Monica Mary Casey-Scott

January 12, 2009

By Contributor

Monica Casey-Scott, a widely traveled local native, succumbed in the late afternoon of Dec. 18, 2008. Monica bravely battled oral cancer for 10 years, courageously enduring radical

Monica Mary Casey-Scott

Monica Mary Casey-Scott

surgeries, radiation and chemotherapy for the last two. She passed quietly and comfortably in her home in the loving presence of her husband, daughter, nurse and favorite kitty.

Monica was born in Seattle on April 14, 1950, to Dr. James M. Casey, of Seattle, and Ruth McLandress Casey, of Wenatchee. She joined sisters Kathy, Pat, Sheila and brother Mike, and then was in turn followed by the arrivals of Nancy and Carol to the big house at 14 W. Lee on Queen Anne Hill, just a block away from St. Anne’s School. In the late 1950s, Dr. Jim moved his busy family to Tucson, Ariz.; the ’60s saw a brief residence in Fresno, Calif., before settling for good in La Jolla, Calif. Monica graduated from La Jolla High School and took courses at the local junior college.

In early 1972, Monica joined two of her older sisters in becoming flight attendants (OK, originally “stewardesses”) with United Air Lines. Kathy fell prey to marriage dismissal, but Monica and Pat stuck it out for 36 years each through tumultuous changes in the airline industry.

After her training and initial assignment to the Chicago base, Monica transferred to San Francisco and then came full circle to the Seattle area in 1980. That same year, she met her eventual husband Steve Scott at a wedding; he joined her in Bellevue in 1983 and they married that fall.

Daughter Stephanie joined Monica and Steve in August 1988. Six years later, their little family found their peaceful acreage in Four Lakes, south of Issaquah. Monica spent her time off there reading her favorites from Austen, Bronte, Dickens and watching classic movies. Bird watching on the eight-acre pond out back became a surprisingly avid hobby, with Monica keeping track of the bald eagles, great blue herons, wood ducks, migratory waterfowl and songbirds. The occasional deer wandering through the yard were a treasure to her; cougar, bear and bobcat sightings were a bit too scary.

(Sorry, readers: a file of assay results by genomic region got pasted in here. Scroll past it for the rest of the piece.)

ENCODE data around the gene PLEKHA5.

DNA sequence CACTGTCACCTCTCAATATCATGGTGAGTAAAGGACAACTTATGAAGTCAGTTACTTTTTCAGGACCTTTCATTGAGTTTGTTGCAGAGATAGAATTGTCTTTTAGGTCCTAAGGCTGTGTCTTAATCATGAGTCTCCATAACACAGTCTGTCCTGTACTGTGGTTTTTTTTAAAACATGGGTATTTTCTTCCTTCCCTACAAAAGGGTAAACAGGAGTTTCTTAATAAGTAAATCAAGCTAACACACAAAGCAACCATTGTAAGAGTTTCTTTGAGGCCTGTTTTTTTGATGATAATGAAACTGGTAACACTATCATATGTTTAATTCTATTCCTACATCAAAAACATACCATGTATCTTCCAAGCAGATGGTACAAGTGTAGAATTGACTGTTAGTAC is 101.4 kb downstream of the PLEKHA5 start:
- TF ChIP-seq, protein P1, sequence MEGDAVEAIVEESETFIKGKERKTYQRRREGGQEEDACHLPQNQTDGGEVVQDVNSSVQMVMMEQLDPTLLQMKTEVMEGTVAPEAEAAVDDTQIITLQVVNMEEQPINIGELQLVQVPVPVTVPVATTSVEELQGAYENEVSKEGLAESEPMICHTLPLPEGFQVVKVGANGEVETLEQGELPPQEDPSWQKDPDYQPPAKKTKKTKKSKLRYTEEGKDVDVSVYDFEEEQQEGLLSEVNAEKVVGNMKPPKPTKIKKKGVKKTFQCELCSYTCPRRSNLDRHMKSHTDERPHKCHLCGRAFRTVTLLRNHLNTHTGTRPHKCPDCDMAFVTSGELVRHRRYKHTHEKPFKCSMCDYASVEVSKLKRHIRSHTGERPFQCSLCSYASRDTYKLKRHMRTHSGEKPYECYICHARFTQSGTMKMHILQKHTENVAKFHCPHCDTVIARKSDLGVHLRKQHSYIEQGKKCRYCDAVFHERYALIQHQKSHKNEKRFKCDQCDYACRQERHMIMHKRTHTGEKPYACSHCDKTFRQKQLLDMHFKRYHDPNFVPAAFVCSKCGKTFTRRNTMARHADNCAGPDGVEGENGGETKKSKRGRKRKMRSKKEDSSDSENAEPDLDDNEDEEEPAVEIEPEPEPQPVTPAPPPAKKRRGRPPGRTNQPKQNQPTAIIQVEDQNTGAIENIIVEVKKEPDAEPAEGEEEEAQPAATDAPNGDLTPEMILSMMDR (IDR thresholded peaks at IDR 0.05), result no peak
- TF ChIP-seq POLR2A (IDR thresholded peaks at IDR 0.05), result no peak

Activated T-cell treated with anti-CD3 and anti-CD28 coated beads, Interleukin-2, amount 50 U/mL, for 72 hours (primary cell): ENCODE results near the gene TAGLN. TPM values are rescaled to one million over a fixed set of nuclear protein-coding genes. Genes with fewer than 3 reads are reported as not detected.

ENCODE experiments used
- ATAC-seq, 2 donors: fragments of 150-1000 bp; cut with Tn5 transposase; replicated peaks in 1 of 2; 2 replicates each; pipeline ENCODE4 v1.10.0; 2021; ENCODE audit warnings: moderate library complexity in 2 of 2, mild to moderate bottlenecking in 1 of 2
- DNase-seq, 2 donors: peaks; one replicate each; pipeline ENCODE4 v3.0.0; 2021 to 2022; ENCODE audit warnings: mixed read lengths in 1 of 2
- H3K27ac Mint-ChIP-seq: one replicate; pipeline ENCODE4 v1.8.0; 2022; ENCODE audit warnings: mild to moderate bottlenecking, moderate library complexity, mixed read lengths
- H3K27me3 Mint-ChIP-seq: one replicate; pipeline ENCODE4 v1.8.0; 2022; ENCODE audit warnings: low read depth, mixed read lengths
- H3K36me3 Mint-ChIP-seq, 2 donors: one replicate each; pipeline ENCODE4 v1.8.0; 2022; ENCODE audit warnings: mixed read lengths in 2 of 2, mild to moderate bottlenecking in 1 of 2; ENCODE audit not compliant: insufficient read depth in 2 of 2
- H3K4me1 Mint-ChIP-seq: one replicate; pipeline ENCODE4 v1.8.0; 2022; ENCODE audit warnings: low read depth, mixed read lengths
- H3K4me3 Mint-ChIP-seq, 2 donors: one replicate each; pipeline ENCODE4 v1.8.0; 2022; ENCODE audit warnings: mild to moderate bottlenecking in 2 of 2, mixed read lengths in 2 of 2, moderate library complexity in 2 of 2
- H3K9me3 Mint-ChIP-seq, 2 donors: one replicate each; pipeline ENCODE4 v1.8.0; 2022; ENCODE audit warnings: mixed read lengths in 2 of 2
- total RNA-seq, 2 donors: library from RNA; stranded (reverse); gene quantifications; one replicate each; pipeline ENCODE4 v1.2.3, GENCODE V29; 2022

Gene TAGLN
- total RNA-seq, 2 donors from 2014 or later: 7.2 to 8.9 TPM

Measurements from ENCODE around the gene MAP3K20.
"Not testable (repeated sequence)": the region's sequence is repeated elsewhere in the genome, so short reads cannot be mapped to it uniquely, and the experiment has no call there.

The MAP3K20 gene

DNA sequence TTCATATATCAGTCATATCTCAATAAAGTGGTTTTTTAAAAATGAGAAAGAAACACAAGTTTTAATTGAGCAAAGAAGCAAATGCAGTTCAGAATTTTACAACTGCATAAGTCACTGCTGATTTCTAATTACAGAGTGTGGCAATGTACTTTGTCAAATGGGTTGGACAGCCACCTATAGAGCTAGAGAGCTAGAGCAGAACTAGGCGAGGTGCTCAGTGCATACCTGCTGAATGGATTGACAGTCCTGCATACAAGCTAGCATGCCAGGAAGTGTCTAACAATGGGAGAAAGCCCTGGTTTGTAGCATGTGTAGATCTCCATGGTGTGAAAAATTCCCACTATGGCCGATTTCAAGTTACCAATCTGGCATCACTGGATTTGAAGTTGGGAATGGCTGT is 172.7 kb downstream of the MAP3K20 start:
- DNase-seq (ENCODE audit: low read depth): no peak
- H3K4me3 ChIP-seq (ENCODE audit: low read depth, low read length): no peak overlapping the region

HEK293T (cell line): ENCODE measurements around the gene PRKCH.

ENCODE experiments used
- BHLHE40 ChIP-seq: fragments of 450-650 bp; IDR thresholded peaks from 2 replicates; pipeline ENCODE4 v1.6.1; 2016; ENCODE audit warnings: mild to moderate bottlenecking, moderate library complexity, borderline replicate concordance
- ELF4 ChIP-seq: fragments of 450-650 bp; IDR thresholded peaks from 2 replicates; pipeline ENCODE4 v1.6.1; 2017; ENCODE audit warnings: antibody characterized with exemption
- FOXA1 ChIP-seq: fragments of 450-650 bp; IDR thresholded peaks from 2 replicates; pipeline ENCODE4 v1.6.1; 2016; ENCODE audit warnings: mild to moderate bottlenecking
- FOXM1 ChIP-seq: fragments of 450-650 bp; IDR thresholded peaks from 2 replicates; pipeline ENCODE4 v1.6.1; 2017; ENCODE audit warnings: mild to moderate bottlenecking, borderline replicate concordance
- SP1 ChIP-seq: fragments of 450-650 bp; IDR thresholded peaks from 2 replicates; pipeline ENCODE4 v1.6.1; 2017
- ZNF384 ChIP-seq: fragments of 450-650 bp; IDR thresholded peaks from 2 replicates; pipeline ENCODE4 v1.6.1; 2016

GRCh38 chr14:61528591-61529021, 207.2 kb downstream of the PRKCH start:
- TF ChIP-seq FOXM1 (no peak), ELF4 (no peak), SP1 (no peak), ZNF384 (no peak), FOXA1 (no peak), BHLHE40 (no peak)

A trip to Europe early in her career, and later family trips to London in 2002 and Paris in 2006, generated many lasting memories. Sadly, her dream of traveling to see much more of the world was cut short by her illness.

Monica was smart, funny and professional, and enjoyed most of her flying partners and even quite a few of her passengers. She was always thrilled to come home and report having had a celebrity on board (movie stars, politicians and other famous faces), but always avoided any intrusion on their privacy. Her hard work and sense of fairness made her a favorite to fly with.

Monica was an especially good mother to Stephanie, sacrificing career time to make sure her baby had everything she needed, including a parent always close at hand. She had to leave us too soon to watch her pretty, smart girl start a career, but was so very proud to see Steph gain acceptance to The Evergreen State College and enjoy her work there for the past three years.

As a wife, Monica was a saint — sweet and forgiving, loyal and affectionate, and always ready to laugh. She is very, very badly missed.

A service will be held in her honor at Flintoft’s, 540 E. Sunset Way, at 2 p.m. Saturday, Jan. 17. A celebration of her life will follow at the home in Four Lakes, 16737 235th Ave. S.E. At her wishes, her cremated remains will be scattered.

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